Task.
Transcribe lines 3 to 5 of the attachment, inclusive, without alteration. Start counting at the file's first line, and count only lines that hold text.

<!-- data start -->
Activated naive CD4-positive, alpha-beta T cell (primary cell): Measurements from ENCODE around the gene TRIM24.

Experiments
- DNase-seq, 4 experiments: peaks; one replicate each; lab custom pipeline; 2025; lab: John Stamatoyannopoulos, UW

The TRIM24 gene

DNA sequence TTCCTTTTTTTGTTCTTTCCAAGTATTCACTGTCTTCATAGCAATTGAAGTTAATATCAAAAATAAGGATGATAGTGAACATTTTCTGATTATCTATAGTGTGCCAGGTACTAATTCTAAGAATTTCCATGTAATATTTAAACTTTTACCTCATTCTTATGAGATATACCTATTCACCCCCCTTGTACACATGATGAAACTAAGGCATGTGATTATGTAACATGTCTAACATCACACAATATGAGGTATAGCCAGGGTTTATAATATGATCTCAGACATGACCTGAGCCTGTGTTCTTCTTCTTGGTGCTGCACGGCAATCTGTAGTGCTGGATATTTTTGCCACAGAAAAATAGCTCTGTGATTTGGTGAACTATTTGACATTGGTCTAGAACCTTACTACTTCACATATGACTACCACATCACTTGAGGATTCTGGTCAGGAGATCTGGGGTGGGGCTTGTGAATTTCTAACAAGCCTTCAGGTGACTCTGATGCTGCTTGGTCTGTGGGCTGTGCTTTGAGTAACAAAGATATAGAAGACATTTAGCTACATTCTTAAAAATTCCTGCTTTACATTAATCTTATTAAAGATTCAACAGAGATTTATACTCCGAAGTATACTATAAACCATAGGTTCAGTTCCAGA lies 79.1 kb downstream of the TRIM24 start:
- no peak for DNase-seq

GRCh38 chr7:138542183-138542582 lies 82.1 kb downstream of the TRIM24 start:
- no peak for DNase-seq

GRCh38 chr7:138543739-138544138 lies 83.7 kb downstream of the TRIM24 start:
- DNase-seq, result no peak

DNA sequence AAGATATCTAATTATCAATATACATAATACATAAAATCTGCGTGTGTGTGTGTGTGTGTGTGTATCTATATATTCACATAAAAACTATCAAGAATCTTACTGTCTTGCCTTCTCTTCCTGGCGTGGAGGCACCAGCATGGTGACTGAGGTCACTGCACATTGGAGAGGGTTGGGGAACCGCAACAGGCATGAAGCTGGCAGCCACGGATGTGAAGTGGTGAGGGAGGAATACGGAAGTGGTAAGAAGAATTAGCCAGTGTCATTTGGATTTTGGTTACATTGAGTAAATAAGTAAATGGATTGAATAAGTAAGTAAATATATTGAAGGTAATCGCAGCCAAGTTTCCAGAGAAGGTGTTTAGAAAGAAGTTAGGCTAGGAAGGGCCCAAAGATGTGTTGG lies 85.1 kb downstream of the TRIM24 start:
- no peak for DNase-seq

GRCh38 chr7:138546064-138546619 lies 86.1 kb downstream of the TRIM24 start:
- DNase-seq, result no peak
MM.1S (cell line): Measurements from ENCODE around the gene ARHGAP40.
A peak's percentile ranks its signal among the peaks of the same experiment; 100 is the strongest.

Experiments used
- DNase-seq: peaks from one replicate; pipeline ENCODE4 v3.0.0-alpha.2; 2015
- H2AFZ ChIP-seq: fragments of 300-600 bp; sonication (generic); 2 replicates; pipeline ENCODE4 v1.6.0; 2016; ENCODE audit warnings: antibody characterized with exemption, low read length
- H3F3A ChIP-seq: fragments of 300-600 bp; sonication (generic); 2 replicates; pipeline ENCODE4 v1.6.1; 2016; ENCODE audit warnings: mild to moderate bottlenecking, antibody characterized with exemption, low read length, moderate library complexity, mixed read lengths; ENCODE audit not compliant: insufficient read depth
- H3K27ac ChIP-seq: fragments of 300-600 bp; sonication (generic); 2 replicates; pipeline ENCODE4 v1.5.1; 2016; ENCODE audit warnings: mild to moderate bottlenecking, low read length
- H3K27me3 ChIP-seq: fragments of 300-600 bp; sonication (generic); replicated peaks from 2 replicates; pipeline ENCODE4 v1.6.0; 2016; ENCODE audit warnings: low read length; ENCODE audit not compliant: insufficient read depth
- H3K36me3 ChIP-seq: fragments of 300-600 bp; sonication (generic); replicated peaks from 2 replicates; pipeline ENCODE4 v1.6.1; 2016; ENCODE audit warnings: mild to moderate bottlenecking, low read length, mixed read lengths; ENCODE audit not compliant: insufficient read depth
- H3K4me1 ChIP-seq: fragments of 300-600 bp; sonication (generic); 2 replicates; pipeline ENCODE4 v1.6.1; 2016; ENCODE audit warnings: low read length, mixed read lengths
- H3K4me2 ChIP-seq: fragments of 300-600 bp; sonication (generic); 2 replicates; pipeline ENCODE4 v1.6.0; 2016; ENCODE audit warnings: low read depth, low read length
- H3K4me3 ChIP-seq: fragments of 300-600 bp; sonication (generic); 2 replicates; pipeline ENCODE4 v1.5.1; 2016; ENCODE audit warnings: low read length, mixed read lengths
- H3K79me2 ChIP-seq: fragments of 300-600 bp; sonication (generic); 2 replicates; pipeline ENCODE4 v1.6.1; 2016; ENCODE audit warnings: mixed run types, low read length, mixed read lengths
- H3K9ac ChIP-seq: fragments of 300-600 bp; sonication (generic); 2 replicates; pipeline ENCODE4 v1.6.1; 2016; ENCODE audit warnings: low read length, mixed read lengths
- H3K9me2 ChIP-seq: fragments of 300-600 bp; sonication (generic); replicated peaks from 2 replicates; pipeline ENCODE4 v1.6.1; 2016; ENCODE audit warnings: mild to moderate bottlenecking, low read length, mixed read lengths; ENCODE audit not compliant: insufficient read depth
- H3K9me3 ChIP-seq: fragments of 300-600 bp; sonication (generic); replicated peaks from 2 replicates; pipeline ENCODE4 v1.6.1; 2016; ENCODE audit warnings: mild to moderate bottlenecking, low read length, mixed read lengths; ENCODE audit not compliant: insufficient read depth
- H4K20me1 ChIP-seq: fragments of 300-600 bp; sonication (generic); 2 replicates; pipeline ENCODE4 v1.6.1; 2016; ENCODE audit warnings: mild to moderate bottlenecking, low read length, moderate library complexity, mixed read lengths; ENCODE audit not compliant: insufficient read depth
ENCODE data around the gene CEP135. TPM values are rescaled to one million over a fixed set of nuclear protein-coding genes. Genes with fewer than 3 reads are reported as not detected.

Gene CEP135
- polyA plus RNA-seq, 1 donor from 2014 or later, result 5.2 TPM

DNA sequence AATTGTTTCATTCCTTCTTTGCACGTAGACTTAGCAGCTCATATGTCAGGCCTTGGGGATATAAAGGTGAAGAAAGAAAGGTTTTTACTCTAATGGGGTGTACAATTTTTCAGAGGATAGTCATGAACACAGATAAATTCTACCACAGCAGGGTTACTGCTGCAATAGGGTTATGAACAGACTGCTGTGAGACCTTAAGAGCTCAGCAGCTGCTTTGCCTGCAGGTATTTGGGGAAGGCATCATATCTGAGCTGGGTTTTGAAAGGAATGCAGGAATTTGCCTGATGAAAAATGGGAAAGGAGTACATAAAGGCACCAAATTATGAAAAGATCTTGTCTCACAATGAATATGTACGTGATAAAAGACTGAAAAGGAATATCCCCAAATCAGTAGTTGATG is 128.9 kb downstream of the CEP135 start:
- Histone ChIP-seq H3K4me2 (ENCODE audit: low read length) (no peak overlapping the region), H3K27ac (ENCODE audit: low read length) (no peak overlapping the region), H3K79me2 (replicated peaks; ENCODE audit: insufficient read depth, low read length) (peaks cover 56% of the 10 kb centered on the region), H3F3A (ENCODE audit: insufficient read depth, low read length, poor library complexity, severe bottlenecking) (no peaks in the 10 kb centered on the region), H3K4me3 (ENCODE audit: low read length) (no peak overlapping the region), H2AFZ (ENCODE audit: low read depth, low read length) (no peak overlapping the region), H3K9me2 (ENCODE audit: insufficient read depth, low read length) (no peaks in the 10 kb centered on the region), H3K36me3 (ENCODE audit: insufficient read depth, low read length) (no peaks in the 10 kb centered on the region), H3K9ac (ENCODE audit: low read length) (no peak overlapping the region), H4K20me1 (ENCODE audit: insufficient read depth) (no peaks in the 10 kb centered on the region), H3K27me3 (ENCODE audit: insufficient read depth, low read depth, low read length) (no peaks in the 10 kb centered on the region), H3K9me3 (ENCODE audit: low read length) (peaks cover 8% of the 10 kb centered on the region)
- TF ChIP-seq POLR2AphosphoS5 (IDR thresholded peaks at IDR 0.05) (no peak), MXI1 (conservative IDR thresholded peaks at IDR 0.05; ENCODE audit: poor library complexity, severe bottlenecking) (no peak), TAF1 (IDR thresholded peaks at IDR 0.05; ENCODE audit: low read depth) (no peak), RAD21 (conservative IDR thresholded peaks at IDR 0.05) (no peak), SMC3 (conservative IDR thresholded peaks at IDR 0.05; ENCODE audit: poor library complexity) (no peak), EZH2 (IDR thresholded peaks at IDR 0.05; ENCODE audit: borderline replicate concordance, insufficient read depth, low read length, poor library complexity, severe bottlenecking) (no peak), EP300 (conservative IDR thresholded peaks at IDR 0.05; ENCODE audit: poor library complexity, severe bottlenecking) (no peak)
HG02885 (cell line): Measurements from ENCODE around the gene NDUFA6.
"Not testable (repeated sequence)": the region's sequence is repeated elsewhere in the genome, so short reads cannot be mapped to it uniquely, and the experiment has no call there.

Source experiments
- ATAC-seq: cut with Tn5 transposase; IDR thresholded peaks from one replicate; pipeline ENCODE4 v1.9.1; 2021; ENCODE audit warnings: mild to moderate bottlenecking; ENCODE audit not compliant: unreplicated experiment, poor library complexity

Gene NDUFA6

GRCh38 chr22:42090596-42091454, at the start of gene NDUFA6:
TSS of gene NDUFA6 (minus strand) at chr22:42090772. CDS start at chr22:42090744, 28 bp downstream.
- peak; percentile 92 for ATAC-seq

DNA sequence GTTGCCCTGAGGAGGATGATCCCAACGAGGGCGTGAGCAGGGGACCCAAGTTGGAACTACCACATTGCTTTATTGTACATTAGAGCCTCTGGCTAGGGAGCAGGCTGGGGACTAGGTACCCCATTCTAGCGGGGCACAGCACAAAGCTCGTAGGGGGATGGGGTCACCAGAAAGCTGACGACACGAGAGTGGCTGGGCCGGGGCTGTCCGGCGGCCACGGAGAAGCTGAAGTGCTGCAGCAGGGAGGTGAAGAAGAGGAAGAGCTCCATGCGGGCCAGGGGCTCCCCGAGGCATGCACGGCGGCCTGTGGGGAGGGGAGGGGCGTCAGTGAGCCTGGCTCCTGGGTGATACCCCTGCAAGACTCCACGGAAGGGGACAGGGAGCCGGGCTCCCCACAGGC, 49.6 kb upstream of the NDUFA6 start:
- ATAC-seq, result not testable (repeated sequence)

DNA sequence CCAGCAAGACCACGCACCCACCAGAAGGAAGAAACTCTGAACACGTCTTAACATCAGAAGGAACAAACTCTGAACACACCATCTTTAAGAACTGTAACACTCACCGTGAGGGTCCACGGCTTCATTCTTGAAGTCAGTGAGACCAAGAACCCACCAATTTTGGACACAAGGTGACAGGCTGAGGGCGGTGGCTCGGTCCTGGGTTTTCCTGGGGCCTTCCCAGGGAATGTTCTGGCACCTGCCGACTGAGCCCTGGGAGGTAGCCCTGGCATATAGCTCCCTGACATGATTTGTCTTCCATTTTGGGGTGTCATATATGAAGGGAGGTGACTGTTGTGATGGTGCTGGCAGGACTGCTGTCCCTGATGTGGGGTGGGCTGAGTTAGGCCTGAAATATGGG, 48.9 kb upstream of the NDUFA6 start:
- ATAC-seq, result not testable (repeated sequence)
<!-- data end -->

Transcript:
- DNase-seq, 4 experiments: peaks; one replicate each; lab custom pipeline; 2025; lab: John Stamatoyannopoulos, UW

The TRIM24 gene

DNA sequence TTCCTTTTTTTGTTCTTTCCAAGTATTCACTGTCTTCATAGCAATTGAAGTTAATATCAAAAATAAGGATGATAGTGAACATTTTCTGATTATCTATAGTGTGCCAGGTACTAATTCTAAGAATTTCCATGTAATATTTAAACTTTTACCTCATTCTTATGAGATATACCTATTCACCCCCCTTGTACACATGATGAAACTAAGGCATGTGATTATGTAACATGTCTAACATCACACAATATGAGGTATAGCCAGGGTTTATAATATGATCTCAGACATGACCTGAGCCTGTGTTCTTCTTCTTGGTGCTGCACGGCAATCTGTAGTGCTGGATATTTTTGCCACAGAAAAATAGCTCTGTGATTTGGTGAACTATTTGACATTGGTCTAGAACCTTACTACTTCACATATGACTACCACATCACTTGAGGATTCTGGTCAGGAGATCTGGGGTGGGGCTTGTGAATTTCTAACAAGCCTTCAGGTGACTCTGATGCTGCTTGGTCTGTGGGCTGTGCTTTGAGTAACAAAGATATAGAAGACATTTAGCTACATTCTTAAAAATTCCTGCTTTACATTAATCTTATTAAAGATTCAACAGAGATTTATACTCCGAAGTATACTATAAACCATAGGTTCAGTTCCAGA lies 79.1 kb downstream of the TRIM24 start: